A global competition and a reference for innovation, The Cosmetic Victories aims to highlight, within the cosmetics sector, the most promising research work, whether from start-ups, SMEs or "academic" laboratories, French or foreign.
Several international expert panels first examined some 80 projects, registered by Cosmetic Valley, from 18 countries.
Then the six teams still in contention for the final of the 7th edition were heard by a jury chaired by Marc-Antoine Jamet, president of the competitiveness cluster, who unveiled on March 22 the names of the winners of the 2022 list during a ceremony broadcast on Cosmetic Valley TV.
Dr. Sami Halila, a researcher at the Center for Research on Plant Macromolecules (CNRS Grenoble, France) is the winner of the Academic Prize for his Carbogel project, " a Simple and Eco-Friendly Carbohydrate-Based Gelling Agent for Oily Phase."
The project focuses on the supramolecular gelling of organic liquids, such as oils, solvents or fatty esters, by monosaccharide derivatives that self-assemble into a 3D network. The "sweet" gelling agents are synthesized according to an eco-compatible and efficient method (reaction in water). Gelling is carried out by sonication, or by heating/cooling, or by dilution. The gel can serve as a stimuli-sensitive matrix for the controlled delivery of cosmetic agents. Carbogel contributes to "green" and sustainable cosmetics by limiting our environmental and social impact.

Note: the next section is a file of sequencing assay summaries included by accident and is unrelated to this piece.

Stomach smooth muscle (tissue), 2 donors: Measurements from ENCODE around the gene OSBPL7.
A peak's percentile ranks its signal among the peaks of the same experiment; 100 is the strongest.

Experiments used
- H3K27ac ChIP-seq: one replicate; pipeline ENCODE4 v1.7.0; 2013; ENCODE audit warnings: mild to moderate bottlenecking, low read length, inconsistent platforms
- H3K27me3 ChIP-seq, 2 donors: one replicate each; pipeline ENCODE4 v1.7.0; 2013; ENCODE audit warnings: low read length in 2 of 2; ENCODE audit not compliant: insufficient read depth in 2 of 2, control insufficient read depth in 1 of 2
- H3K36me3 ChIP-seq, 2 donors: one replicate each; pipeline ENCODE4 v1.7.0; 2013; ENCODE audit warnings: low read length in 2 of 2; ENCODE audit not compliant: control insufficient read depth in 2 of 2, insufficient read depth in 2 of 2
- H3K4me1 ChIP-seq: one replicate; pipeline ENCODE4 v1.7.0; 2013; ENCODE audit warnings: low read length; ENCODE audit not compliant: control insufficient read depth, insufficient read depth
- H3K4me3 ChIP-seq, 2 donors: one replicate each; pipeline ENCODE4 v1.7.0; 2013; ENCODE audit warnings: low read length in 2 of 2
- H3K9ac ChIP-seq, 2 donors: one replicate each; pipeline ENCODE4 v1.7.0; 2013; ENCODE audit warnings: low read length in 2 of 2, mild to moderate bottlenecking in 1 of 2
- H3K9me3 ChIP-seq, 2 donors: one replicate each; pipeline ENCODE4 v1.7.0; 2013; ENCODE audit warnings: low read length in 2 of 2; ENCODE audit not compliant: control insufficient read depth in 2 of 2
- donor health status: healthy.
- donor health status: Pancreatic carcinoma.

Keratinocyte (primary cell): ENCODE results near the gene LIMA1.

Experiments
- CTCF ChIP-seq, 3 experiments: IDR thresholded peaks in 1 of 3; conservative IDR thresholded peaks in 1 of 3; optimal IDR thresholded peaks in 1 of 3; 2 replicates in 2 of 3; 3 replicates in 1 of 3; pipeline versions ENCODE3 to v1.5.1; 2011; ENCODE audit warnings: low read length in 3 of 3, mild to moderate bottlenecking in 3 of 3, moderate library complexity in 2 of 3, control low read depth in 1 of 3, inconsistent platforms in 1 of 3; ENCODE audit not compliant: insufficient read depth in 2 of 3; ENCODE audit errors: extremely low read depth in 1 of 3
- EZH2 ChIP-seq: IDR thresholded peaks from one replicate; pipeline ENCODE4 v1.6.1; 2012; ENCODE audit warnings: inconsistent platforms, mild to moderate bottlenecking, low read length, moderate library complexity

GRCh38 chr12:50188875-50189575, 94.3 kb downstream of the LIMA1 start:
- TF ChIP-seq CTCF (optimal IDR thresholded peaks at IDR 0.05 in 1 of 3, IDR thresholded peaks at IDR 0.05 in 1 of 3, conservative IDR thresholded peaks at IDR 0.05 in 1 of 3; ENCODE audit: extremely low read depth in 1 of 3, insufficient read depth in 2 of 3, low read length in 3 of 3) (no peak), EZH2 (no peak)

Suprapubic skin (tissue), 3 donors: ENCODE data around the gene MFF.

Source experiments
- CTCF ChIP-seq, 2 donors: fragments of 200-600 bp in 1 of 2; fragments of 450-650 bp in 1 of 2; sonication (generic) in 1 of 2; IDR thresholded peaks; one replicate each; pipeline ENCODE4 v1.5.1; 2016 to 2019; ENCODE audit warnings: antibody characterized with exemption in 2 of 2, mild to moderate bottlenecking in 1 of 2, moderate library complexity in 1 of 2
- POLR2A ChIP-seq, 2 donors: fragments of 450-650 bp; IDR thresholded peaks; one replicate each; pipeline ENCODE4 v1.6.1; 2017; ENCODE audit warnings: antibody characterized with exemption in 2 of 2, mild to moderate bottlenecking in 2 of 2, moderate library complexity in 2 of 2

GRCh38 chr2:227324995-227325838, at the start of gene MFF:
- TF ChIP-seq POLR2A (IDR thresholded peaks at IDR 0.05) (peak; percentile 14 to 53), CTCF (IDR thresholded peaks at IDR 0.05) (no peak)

The Industrial Award was awarded to Stefan Mazy, Founding President of Derma Health Solutions Pty Ltd (Australia) for his SkinRNA Micro-cell Test project. A world first, this epigenetic diagnostic test is likely to be repeated in patches and laboratories that quantifies the effectiveness of skin care through the activity of gene expression in real time. The device collects more than 15,000 genes, while its algorithms provide gene expression activity scores for skin functions, including collagen and elastin production as well as skin inflammation. After the intervention of the product, a second test is performed to measure the new activity of the genes compared to the initial landmarks. Consumers can then repeat the tests at regular intervals to track skin improvement at the genetic level without waiting for visible signs.
Photo: left, Dr. Sami Halila; right: Stefan Mazy.